French court sentences homegrown militant to 30 years in prison for crimes in Syria

Prosecutors said Tyler Vilus wanted to lead attacks in France after being trained to kill in Syria

A court sketch made on June 25, 2020 at the Paris courthouse shows French jihadist also called the Islamic State "emir" Tyler Vilus speaking during the opening of his trial at the special assizes of the Paris' courthouse, on the crimes committed in Syria between 2013 and 2015. Tyler Vilus faces the French justice on June 25, 2020 for his affiliation to a terrorist group, for having led a group of combatants and for "aggravated murder". At 30 years old, he faces life imprisonment. - 
 / AFP / Benoit PEYRUCQ
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A Frenchman who converted to Islam and went abroad to fight for ISIS was sentenced by a Paris court on Friday to 30 years in prison in France's first successful prosecution of an Islamist militant for crimes committed in Syria.

Tyler Vilus, 30, was arrested in Turkey five years ago as he prepared to catch a flight to Prague. Prosecutors told the court he wanted to lead the squad of gunmen and suicide bombers which attacked Paris in November 2015, but were unable to prove this.

The judges ruled the sentence carried a minimum 20 years in jail.

"By not choosing a life sentence, the court decided to leave you a glimmer of hope for you to evolve," chief judge Laurent Raviot said.

Vilus, who turned to Islam aged 21, denied any link to the November 13, 2015 attacks but acknowledged for the first time that he left the Syrian battlefield to "die with weapons in his hands".

FILE - In this March 23, 2019, file, photo, an Islamic State militant flag lies in a tent encampment after U.S.-backed Syrian Democratic Forces (SDF) fighters took control of Baghouz, Syria. Islamic State militants in Iraq and Syria are stepping up attacks, taking advantage of governments preoccupied with the economic and health impact of the coronavirus. Security officials in Iraq say attacks are up fivefold over last year, as the group exploits security gaps linked to the virus lockdown and a U.S. troop drawdown in the country’s north.(AP Photo/Maya Alleruzzo, File)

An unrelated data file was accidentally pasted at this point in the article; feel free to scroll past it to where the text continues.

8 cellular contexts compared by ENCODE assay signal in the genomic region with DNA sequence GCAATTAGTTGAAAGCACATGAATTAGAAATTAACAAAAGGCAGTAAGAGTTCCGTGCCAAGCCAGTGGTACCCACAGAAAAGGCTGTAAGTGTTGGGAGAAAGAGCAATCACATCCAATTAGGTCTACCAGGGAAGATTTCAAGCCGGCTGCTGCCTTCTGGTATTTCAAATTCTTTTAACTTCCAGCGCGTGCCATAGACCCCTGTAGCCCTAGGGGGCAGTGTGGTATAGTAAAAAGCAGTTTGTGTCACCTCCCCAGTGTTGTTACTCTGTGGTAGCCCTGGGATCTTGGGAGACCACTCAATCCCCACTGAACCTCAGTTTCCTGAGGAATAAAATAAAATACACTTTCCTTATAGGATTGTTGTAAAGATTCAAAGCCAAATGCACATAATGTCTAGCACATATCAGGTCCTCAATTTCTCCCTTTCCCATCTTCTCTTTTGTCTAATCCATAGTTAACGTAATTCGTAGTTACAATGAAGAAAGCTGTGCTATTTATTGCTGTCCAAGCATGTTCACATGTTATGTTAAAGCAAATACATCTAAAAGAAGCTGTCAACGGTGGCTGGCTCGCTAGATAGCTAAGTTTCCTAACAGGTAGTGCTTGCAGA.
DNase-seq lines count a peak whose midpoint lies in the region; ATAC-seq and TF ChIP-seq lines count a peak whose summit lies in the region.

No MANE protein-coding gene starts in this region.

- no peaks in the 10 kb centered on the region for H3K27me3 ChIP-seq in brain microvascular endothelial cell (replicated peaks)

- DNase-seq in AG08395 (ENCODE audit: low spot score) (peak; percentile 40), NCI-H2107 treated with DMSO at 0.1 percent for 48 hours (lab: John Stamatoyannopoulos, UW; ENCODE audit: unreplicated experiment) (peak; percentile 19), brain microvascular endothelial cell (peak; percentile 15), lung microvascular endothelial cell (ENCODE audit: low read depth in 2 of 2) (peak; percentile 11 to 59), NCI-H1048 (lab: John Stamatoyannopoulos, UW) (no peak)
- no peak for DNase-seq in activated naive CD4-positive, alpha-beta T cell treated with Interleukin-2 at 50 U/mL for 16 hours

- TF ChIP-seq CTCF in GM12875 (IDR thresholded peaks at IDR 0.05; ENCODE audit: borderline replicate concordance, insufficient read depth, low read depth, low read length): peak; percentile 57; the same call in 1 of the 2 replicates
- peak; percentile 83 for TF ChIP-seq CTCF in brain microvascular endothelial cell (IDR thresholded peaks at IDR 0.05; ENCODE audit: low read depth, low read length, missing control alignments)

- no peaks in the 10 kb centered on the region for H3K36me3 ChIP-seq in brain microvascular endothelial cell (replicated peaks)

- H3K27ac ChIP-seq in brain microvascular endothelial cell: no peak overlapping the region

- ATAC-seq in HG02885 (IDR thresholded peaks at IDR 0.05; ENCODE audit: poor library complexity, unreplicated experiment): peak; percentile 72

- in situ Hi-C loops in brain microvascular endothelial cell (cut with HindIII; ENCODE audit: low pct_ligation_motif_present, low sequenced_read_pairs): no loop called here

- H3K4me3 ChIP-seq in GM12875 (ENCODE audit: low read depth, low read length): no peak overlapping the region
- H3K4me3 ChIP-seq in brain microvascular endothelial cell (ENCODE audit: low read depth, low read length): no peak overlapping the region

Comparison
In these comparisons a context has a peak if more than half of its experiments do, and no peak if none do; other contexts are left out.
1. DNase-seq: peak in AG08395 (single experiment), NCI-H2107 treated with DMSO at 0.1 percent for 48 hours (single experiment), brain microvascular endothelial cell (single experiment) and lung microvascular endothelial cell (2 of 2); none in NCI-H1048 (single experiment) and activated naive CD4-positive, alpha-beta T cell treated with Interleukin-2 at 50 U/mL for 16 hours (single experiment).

"Deep down, I know that when I leave I am going to die. It's a path with no return," he told the court, describing his emotions as he departed ISIS-held territory.

The chief prosecutor told the court Vilus trained to kill in Syria so that he could slaughter those he saw as enemies in France.

"Spilling the blood of non-believers for him brings jubilation," the prosecutor said, adding that Vilus' connections read like a "Who's who" of French extremists abroad.

Vilus fought under the nom-de-guerre Abou Hafs. With few witnesses to call on, the prosecution leaned heavily on videos that ISIS had disseminated online to attract new recruits.

Although the prosecutors could not prove Vilus had killed people himself, they convinced the court he was part of an organised group which did. Under French law, the punishment is the same.

Among the prosecution's evidence, one video in which Vilus is clearly identifiable showed two men forced to kneel in a street in eastern Syria before they are executed. Vilus said he stumbled across the scene as he exited a mosque.

Vilus told the court's five judges he had renounced the extremist group’s murderous ideology.

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